Rob Base and DJ EZ Rock were correct. It takes two to make a thing go right.
Chasson Randle and Anthony Brown were indeed out of sight in Berkeley on Wednesday night. Those two pulled most of the weight in Stanford’s 69-59 win over Cal. Stanford (12-4, 4-1 Pac-12) has won six of its last seven games, while the Bears (11-7, 1-4) have dropped six of their last seven.
Brown and Randle tag-teamed their way through the Bears, leading Stanford back from a five-point halftime deficit. They took turns driving to the hoop, hitting threes, and facilitating. They also worked together, with Brown throwing up an alley-oop to Randle, who rocked the rim with the dunk and riled up the Stanford bench, and put the Card ahead by six with nine minutes left.
A deep three-pointer by Brown rolled around the rim twice and went down, putting Stanford up by twelve with 1:55 to go, and sending Old Blues streaming for the exits. It all added up to a 25-point night for Randle, 18 points and 9 rebounds for Brown, and an impressive performance for two of Stanford’s leaders.
Randle actually played much of the second half in foul trouble, picking up his fourth with 7:43 to go and Stanford ahead 53-48. But Randle didn’t seem fazed by it. His coach? Not so much.
“I’m always concerned when Chasson’s in foul trouble!” Johnny Dawkins chuckled after the game. “When he picked up his fourth and there was that much time left, you have to make some tough decisions. How long do you leave him out? Do you let him go? He did a great job of being a senior. He didn’t pick up his fifth foul. He stayed disciplined on defense, and he helped us get through the game tonight.”
The Cardinal were also paced by 13 points and nine rebounds from Stefan Nastic. In all, Randle, Brown and Nastic scored 56 of Stanford’s 69 points. Marcus Allen started for the Cardinal, finishing with two points in 24 minutes of work.
Early in the second half, Randle and Brown turned a 37-37 tie into a six-point lead for Stanford. Two transition buckets, including a corner three-ball from Brown, helped silence the Haas crowd. At the other end, Stanford’s swarming, collapsing defense made it tough for the Bears to get looks. And when cal could get a shot off, it didn’t fall. With five minutes left, Cal was only down by two. But the way Stanford was playing defensively, they may as well have been down by twelve.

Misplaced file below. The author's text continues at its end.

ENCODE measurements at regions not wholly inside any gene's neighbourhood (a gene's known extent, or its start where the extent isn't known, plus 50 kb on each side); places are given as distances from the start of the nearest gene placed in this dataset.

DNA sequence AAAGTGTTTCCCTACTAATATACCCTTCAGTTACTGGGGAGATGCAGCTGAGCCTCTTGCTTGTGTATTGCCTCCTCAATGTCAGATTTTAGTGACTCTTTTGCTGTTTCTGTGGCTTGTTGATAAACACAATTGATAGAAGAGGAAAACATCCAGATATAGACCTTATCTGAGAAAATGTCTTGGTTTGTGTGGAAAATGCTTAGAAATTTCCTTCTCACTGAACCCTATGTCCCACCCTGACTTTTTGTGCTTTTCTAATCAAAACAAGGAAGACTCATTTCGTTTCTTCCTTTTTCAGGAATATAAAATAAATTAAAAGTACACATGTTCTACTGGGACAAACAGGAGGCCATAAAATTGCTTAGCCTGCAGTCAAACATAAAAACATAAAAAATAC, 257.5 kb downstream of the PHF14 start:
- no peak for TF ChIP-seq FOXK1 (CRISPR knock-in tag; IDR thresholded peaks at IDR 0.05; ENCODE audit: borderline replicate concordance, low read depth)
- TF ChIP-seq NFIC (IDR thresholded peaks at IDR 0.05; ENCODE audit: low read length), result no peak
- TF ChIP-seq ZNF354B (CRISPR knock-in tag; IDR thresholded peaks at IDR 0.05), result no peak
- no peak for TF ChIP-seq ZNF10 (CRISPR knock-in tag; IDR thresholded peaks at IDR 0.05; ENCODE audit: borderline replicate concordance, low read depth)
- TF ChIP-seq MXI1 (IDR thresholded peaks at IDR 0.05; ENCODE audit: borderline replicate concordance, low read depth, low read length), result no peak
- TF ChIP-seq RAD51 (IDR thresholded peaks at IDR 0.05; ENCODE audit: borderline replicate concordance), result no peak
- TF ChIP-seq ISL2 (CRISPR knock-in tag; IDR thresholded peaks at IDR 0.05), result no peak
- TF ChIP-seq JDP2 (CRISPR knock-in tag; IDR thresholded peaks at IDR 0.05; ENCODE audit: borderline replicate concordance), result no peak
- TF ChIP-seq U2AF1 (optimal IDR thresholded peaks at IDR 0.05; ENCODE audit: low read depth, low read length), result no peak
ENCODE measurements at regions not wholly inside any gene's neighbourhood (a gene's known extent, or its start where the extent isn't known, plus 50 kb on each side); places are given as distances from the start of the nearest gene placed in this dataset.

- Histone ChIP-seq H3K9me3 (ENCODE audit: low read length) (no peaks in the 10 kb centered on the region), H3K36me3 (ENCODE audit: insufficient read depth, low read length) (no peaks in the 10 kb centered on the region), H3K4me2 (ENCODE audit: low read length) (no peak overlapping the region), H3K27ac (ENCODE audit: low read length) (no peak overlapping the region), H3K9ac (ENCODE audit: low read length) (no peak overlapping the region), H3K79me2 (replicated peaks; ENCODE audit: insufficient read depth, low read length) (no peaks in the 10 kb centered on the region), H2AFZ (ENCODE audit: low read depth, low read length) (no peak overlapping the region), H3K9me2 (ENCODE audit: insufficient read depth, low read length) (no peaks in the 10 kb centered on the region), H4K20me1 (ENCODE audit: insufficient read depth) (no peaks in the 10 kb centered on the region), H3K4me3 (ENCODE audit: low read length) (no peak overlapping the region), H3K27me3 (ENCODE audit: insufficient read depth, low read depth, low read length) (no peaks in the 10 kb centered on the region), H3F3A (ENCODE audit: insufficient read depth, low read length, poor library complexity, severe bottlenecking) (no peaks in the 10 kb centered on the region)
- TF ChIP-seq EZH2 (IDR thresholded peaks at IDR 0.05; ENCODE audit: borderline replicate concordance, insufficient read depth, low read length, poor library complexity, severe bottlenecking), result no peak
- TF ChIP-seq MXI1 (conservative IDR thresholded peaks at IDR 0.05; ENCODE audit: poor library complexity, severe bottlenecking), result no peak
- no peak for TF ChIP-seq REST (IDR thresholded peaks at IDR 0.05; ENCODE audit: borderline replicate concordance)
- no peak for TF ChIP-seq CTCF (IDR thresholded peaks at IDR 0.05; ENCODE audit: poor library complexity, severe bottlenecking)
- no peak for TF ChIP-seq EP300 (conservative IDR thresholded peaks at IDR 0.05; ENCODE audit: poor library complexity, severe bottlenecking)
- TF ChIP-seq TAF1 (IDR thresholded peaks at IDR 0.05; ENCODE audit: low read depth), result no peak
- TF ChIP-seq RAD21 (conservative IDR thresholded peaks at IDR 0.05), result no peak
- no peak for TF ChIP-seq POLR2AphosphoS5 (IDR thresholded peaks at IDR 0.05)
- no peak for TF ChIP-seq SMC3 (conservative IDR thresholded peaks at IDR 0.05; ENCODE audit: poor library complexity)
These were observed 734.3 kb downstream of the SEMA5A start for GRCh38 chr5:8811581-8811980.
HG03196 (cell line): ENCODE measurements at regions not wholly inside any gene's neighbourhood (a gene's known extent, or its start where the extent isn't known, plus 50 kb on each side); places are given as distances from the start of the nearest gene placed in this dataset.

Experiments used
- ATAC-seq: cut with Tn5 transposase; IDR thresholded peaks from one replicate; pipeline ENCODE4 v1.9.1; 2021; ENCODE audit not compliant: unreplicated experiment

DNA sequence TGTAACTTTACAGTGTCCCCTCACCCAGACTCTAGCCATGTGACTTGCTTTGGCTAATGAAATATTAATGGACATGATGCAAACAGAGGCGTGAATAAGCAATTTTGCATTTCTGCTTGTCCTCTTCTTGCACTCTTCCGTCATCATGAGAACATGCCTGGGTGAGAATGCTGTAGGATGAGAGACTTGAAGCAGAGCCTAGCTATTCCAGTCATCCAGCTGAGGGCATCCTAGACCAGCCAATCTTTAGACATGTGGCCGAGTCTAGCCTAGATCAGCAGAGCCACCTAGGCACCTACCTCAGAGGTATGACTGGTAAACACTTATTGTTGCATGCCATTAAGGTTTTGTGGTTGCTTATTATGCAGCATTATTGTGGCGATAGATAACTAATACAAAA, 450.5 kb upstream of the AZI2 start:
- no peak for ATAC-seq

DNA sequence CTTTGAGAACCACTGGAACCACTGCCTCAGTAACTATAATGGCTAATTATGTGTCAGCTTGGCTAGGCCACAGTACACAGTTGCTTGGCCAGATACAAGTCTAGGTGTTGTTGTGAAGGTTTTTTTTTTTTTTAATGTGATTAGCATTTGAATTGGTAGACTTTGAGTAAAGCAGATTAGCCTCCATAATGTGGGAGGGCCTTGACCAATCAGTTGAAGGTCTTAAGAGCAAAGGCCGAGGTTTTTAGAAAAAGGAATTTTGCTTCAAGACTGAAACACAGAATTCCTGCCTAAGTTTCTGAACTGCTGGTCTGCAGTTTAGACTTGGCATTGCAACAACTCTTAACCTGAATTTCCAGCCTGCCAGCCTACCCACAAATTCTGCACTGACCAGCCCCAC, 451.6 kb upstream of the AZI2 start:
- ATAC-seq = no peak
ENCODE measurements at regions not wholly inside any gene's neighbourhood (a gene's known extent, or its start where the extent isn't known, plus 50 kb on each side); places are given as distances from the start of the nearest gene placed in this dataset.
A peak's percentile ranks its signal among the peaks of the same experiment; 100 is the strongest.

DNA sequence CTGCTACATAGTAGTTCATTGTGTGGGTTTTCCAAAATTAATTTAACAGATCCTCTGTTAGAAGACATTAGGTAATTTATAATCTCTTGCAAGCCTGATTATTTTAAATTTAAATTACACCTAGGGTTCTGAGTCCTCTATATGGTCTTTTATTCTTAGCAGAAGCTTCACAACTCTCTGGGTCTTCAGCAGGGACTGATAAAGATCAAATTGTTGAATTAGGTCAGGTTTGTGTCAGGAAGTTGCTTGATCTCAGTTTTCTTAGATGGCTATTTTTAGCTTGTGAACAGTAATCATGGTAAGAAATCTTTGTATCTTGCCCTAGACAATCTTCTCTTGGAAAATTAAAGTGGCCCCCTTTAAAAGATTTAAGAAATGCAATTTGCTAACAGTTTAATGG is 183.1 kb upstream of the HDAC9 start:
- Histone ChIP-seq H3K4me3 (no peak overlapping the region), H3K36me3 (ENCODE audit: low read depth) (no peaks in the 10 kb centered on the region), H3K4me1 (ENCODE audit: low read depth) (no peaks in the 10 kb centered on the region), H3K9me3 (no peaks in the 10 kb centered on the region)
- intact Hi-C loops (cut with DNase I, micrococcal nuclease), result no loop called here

Most importantly, the Cardinal were able to finish an opponent, something they did not do in Los Angeles. Dawkins took pride in today’s result. “We talk about finishing all the time,” he said. “Finishing possessions, finishing games, we use that word all the time. It was good to see our guys do a good job in the second half of focusing and finishing the way we can.”
At the start, the Bears seemed a step quicker than the Cardinal. They outhustled Stanford on the boards, grabbing eight rebounds just 3:20 into the game. If the Bears had shot better (4-14 to start), they would have established more control of the game. As it was, they took a 31-26 lead into halftime.
Meanwhile, Stanford’s woes from the floor to close out halves returned. After Nastic’s straightaway jumper gave Stanford a 23-20 lead, the Card went the final 5:05 of the first half without making a field goal. Offensively, Stanford seemed unsure and out of sync for stretches. And, as had become too common, they hoisted three-pointers as a first resort. This time, Stanford was able to turn things around in the second half, get on top of an opponent, and stay there.
Stanford’s next game is the highly-anticipated meeting with defending national champion UConn (9-6, 2-2 American Athletic; RPI #77). The Huskies had won three straight before suffering a 66-58 loss at Tulsa on Tuesday. Senior guard Ryan Boatright leads Huskies with 16.3 points per game.
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